Saturday, February 8, 2020

Carpe Diem Weekend Meditation #115 Transformation ... a sone for a pillow

!! Open for your submissions tomorrow, Sunday February 9th, 2020 at 7:00 PM (CET) !!

Dear Haijin, visitors and travelers,

Welcome at a (belated) new CDHK Weekend Meditation. It wasn't possible to publish on time, through circumstances. This weekend I love to challenge you with a new Transformation episode, that wonderful special feature in which the goal is to re-create a given haiku into a tanka.
This weekend I have chosen for a haiku by a not so well known haiku poet, Kawabata Bosha (1897-1941).

Kawabata Bosha

Bosha is a not so well known haiku poet, a contemporary of Shiki and a devotee to Basho, as we already can see in his haigo, Bosha.

Let me tell you first something about this not so well known haiku poet. Kawabata Bosha (1897-1941) was born on August 17 in Downtown Tokyo.His family name is Kawabata Nobukazu. His father had a great influence on his haiku career. His grandfather and his mother worked in a hospital and as a child it was his wish to become a doctor himself.
His stepbrother was Kawabata Ryush (Ryuushi), who later became a famous painter of traditional Japanese Paintings (Nihonga). Bosha himself was also a great painter.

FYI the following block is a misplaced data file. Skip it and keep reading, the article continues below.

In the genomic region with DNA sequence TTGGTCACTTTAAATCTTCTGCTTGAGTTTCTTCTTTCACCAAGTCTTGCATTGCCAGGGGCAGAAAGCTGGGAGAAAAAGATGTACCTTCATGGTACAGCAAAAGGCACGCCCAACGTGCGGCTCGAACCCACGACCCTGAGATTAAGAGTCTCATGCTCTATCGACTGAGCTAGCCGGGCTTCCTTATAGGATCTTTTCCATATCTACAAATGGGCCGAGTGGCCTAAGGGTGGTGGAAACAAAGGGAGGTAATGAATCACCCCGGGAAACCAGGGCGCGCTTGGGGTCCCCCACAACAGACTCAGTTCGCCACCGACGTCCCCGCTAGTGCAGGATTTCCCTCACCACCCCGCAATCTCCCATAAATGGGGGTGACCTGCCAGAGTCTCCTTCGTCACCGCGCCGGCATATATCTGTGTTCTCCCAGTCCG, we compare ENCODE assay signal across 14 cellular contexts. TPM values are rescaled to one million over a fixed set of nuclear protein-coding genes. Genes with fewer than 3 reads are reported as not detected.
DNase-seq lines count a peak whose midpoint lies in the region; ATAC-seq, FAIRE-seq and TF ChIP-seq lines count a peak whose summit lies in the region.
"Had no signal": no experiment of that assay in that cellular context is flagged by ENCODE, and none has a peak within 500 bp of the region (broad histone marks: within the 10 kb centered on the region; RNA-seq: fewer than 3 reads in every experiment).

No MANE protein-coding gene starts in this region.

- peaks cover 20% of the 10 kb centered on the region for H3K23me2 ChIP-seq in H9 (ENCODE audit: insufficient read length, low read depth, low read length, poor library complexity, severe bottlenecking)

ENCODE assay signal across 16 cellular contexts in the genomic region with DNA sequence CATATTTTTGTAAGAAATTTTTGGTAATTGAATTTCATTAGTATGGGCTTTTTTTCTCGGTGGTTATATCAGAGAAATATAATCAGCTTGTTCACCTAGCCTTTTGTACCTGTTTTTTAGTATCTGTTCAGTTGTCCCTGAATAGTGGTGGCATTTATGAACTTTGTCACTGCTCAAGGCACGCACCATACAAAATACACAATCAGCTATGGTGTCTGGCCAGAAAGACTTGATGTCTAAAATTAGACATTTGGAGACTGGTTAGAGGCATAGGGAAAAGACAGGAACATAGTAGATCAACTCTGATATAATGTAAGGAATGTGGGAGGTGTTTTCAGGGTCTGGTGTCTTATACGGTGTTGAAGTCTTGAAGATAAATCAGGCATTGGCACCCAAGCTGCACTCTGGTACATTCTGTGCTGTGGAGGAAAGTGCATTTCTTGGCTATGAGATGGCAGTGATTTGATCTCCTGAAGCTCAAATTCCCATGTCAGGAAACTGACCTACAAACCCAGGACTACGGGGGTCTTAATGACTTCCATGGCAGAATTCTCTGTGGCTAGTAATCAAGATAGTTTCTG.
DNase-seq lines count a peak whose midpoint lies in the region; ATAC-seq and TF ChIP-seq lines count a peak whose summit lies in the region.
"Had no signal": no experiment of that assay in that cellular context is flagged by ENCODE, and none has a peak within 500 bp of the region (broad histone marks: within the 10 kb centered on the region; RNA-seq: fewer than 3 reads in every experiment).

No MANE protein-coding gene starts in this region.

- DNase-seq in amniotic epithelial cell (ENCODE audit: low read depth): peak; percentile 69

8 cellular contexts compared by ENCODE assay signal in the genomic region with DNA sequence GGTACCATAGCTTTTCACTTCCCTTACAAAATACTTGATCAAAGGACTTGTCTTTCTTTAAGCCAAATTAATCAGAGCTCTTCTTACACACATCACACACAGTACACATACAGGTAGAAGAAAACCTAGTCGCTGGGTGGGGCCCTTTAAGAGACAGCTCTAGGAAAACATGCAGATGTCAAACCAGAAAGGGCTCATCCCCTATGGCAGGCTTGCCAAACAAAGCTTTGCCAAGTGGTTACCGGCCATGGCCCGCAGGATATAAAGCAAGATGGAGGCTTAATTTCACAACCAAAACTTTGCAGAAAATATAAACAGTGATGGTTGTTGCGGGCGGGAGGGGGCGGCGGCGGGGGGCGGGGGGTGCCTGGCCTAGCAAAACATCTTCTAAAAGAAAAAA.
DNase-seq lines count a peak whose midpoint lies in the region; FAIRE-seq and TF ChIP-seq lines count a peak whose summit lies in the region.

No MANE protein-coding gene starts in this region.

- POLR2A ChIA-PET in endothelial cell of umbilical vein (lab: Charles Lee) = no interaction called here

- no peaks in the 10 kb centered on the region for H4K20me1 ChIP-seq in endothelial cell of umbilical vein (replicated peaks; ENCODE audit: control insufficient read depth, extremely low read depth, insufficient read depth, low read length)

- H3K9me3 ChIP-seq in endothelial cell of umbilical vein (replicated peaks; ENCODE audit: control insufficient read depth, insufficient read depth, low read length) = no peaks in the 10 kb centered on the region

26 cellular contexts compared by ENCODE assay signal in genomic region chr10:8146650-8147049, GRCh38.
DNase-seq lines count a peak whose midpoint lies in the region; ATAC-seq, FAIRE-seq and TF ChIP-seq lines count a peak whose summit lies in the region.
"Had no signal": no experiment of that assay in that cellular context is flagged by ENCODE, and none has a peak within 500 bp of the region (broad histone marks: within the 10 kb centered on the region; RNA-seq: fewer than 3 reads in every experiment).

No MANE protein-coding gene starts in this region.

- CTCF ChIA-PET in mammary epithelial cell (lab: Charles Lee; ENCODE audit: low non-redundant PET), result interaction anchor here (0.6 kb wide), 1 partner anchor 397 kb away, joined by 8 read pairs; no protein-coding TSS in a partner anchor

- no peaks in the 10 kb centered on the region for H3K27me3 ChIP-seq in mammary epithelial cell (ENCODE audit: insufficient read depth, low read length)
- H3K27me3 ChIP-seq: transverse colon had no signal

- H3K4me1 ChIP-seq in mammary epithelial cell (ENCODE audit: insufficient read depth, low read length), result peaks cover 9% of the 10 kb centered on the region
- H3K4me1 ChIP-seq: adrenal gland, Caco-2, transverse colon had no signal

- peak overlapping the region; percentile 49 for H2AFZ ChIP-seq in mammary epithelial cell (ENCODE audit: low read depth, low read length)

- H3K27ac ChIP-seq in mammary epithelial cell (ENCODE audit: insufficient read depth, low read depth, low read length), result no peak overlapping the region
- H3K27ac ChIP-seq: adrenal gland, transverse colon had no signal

At age 17 he started to use the haigo Bosha. He later became a most beloved student of Takahama Kyoshi and worked with the Aogiri Group. But his lung tuberculosis became worse and he died at a young age in 1941. On the evening of July 16 he died, this was his Jisei (death-poem).

ishi makura shite ware semi ka naki shigure

a stone for a pillow
me, just another cicada ...
so shrill, like crying

© Kawabata Bosha


A beautiful Jisei (death-poem) I would say. As read this Jisei I immediately thought about a haiku written by my sensei Matsuo Basho. In a way the haiku by Bosha was I think inspired on a haiku by Basho.

That haiku was the following:

the deep stillness
seeping into the rocks
the voice of the cicadas

© Matsuo Basho

Did you know that the life-circle of a cicada is 17 years? Could it be that our 17 syllables counting haiku was inspired on the life circle of the cicada? As that is true than haiku is for sure the poetry of nature.

Well ... enough talking.

This weekend meditation is open for your submissions tomorrow Sunday February 9th at 7:00 PM (CET) and will remain open until February 16th at noon (CET). Have a wonderful weekend full of inspiration.

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